There was a time when asking how are chicken McNuggets made would result in a mix of titters and wretching. As anyone who grew up in the nineties knows, rumours of pink slime and chicken beaks have done no favours for the dish's image.
However, the truth is that chicken McNuggets are carefully and precisely engineered to deliver consistency across the board. While this confirms that there's no pink slime involved, it also means that one of the biggest fast food stories of the year is even more bizarre than it seems.
How are McDonald's chicken McNuggets made?
In all honesty, the way McDonald's chicken McNuggets are made really is a marvel of mass industrialisation in the food industry.
Like many things on the McDonald's menu, workers don't make chicken McNuggets at the restaurant. Instead, separate members of the Maccies team assemble them off-site, before shipping them to franchises across the country.
To start with, a team of workers carefully portion whole chicken carcasses along a production line. The crew separate the breasts, a small piece of rib meat and skin. As a manager confirms, these are the only parts of a chicken that go into a McNugget.
Next, the the meat is grinder down so that it can be easily shaped. The mix is then marinaded in a delicious combination of salt, natural flavouring and dextrose, among other things.
After seasoning, the nuggets finally take shape. A special machine forms the mixture into one of four unique shapes – the ball, the bell, the boot and the bow tie.
A 2016 promotional video, released as the business made subtle changes to the McNugget formula, explained the process in detail.
The clip, recorded at the Tyson Complex in Tennessee, not only highlights the lack of pink slime involved but also how labour intensive making a McNugget actually is.
What is a McDonald's chicken McNugget actually made of?
McDonald's chicken McNuggets are made from 100% chicer great meat – which makes up 45% of the ingredient.
The other ingredients are the batter, seasoning and pool in which they are cooked in.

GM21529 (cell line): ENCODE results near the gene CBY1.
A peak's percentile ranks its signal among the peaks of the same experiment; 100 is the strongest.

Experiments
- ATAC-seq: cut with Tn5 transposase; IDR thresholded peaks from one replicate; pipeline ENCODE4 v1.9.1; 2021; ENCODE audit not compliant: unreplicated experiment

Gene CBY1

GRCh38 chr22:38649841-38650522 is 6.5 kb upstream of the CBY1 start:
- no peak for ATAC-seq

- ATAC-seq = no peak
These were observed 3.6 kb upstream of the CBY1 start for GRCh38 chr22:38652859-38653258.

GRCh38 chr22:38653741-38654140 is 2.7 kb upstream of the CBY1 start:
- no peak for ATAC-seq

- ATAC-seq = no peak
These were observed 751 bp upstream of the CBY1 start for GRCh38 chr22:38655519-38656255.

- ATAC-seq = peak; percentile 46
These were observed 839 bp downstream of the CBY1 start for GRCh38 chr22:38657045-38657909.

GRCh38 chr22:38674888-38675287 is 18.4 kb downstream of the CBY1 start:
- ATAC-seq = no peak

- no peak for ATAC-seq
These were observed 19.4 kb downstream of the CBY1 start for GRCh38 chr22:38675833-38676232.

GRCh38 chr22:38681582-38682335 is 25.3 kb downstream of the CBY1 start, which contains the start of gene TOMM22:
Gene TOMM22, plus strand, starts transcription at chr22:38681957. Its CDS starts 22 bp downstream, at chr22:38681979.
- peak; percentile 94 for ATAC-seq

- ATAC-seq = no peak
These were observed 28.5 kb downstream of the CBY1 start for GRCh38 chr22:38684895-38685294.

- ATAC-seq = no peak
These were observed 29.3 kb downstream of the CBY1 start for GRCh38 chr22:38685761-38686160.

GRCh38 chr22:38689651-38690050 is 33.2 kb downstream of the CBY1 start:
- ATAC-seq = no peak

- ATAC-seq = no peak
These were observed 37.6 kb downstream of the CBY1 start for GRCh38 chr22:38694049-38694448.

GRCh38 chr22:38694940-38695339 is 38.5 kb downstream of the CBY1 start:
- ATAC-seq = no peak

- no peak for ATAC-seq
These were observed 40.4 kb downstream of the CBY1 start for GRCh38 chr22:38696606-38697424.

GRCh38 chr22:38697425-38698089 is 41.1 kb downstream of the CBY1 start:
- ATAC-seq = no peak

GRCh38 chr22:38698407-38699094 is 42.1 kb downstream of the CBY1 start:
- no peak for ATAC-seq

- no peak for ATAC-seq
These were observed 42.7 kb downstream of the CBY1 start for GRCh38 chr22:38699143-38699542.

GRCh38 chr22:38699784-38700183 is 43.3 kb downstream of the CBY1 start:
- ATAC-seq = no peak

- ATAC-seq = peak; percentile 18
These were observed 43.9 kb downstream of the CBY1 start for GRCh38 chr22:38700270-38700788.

According to the Golden Arches website, a portion of chicken McNuggets is 259 calories, 13 grams of fat and 0.51 grams of salt.
You may have noticed when tucking in to your order that the McNuggets come in different shapes – four to be exact.
According to McDonald's, the reasoning behind this is to ensure consistent cooking times for food safety. However, as per a 2014 Insider article, the company also claims, "...Chicken McNuggets are shaped uniquely for kids and kids at heart — it makes dipping more fun!"
Either way, if all goes according to plan, the facility batters and then pre-cooks the nuggets, before the journey to McDonald's restaurants across the country.
Given the precision involved, this process should ensure absolute consistency across the board. However, as the world discovered last week, sometimes something slips through the cracks.
Why the Among Us McNugget was so special
The world seemed to descend into chaos last week when, out of nowhere, someone bought a McNugget for $100,000.
After a ferocious bidding war, which lasted well over a week, Utah-based vendor polizna netted an astonishing $99,997 for his bit of battered chicken. On the surface, this investment seems ludicrous.
What prompted the intense competition was the nugget's unique shape. Unlike most McNuggets, polizna's prize seemed to have two sprouting legs, making it look like a character from the popular video game Among Us.
To the untrained eye, this appearance might not seem all that remarkable. However, as we now know, McNuggets are should only appear in four distinct shapes.
This makes the Among Us McNugget truly one of a kind.
As yet, there has been no explanation for the bizarre nugget. The fact that it was part of a limited time only BTS meal should not have affected its shape so drastically. McDonald's itself has been noticeably silent on the issue.
Whether this makes the McNugget worth $100,000 is another question entirely. However, it does go some way to explaining why someone believes one nug is worth the same a small house in Liverpool.